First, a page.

French Assembly votes to relax 35-hour work limit
The French National Assembly has effectively relaxed its 35-hour working week rule.
The assembly voted by more than two to one to allow up to 13 hours of overtime in addition to the 35 hours that French staff are allowed to work each week. This brings the working week up to the maximum 48 hours permitted under the Working Time Directive.
French employees had become increasingly disenchanted about the 35-hour week and its impact on productivity and have been demanding the freedom to work longer hours.
A poll conducted for L’Expansion magazine last September found that more than 60% of employees believed the limit penalised French companies, and more than half felt the legislation encouraged companies to relocate outside France.
The 35-hour week was introduced five years ago under socialist prime minister Lionel Jospin.
Canada’s balanced approach to union activities
Sweeping labour law changes in Canada’s largest province will grant Ontario’s government new powers, and rescind measures that have long aggravated unions and bosses.
The Labour Relations Statute Law Amendment Act empowers the Labour Relations Board to remedy conduct during union membership drives by granting union certification where employers violate labour laws, or by dismissing certification applications when the unions break the law.
The board can only do so when other remedies are insufficient. It can also reinstate workers fired or disciplined because of their union activities.
Most new measures simply inject balance into the rules. Unions, for example, are no longer required to disclose names, salaries and benefits of all directors, officers and employees earning more than Can$100,000 (43,211).
EC condemns lack of pay equality across Europe
The earnings gap between men and women in the EU is still too wide at 15%, the European Commission has said.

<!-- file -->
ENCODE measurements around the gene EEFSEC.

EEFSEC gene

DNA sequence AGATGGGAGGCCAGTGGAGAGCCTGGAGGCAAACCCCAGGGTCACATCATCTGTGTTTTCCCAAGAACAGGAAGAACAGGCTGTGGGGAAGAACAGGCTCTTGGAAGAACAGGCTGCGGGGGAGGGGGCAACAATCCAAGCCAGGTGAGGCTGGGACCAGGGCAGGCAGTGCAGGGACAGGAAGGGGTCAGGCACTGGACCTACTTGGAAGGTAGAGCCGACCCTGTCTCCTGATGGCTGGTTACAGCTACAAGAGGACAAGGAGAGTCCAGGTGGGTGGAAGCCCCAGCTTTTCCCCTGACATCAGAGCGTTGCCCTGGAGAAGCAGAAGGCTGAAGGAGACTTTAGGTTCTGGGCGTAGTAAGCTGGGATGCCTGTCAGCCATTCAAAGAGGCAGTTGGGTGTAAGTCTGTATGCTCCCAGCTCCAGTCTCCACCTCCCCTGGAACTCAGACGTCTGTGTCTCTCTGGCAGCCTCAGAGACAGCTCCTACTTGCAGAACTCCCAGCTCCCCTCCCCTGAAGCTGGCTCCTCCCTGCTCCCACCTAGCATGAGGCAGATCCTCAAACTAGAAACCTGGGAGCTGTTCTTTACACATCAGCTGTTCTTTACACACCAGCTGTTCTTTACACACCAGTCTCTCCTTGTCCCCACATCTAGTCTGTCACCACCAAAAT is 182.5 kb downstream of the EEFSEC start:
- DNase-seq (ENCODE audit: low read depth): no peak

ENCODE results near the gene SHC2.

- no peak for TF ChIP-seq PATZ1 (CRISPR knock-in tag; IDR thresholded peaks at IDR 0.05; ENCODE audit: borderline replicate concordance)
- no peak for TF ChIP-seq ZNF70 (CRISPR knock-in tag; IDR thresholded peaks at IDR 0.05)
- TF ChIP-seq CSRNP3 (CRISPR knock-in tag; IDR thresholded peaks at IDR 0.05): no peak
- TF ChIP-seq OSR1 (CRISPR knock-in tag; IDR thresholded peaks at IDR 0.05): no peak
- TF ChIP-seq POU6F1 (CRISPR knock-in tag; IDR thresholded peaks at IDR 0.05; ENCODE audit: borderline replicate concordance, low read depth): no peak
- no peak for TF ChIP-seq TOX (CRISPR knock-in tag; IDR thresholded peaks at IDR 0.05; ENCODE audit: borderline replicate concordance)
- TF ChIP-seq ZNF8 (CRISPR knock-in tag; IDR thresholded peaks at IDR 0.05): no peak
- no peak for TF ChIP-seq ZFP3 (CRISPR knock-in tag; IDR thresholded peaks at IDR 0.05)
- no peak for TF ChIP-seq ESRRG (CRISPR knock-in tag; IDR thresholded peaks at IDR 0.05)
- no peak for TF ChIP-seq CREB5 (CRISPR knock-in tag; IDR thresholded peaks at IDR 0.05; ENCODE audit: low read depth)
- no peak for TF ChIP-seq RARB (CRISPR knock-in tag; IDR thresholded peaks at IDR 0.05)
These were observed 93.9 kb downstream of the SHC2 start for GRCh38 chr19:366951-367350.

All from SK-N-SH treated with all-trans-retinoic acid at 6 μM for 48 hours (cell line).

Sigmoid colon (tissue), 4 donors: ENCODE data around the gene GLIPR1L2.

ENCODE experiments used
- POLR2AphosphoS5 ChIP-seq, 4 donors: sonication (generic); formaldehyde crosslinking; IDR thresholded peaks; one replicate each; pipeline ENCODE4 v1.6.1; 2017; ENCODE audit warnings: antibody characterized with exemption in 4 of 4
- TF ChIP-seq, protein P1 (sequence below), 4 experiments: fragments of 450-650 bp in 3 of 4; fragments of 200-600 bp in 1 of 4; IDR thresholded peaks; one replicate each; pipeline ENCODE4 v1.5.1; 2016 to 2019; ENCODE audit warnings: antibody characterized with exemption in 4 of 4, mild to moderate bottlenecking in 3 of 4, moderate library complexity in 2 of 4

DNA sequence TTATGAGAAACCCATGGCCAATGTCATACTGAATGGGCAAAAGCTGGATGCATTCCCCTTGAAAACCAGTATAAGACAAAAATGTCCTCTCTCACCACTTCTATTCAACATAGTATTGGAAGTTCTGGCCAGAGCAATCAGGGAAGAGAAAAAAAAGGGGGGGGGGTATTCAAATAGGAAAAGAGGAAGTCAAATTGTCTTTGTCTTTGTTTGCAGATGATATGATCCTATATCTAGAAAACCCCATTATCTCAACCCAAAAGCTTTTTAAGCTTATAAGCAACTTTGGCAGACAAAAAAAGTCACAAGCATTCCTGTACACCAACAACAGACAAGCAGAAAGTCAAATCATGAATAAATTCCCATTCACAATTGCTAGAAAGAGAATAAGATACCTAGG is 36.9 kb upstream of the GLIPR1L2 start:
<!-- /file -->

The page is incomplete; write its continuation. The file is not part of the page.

Its latest report on equality between men and women showed that, in 2003, the UK had one of the most unequal pay differentials at 22%, way ahead of France at 12% and Italy’s 6%.
Of the main EU countries, only Germany was worse, with men earning 23% more.
The report said that many more women worked part-time than men in the UK – 30.5% against 6.6% across the EU.
The report recommends a range of legislative and spending measures by European and national administrations to improve workplace equality.
These include more childcare facilities, pushing hard for the correct implementation of the EU’s employment sexual equality directive (which comes into force in October), and improving the generally poor pay earned by immigrant women.
Sexual banter can help give performance a boost
A University of Washington study reports that sexual banter in the workplace can help create a sense of belonging, and help people to have some control over their working conditions.
Author Kari Lerum gathered data while working at an upmarket restaurant, a strip club, and a family diner over 14 months, observing innuendos, puns, and references to sex acts among workers and supervisors.
The key is to understand the unique culture of each workplace, she said. “In some establishments there is general agreement on what sexual banter means, and it becomes part of the shared culture.”
Hierarchy figures strongly in distinguishing friendly exchanges from harassment, the study said. “Sexual banter is okay if people feel they are working in a safe environment and the banter is not disrespectful or a form of discipline,” Lerum said.
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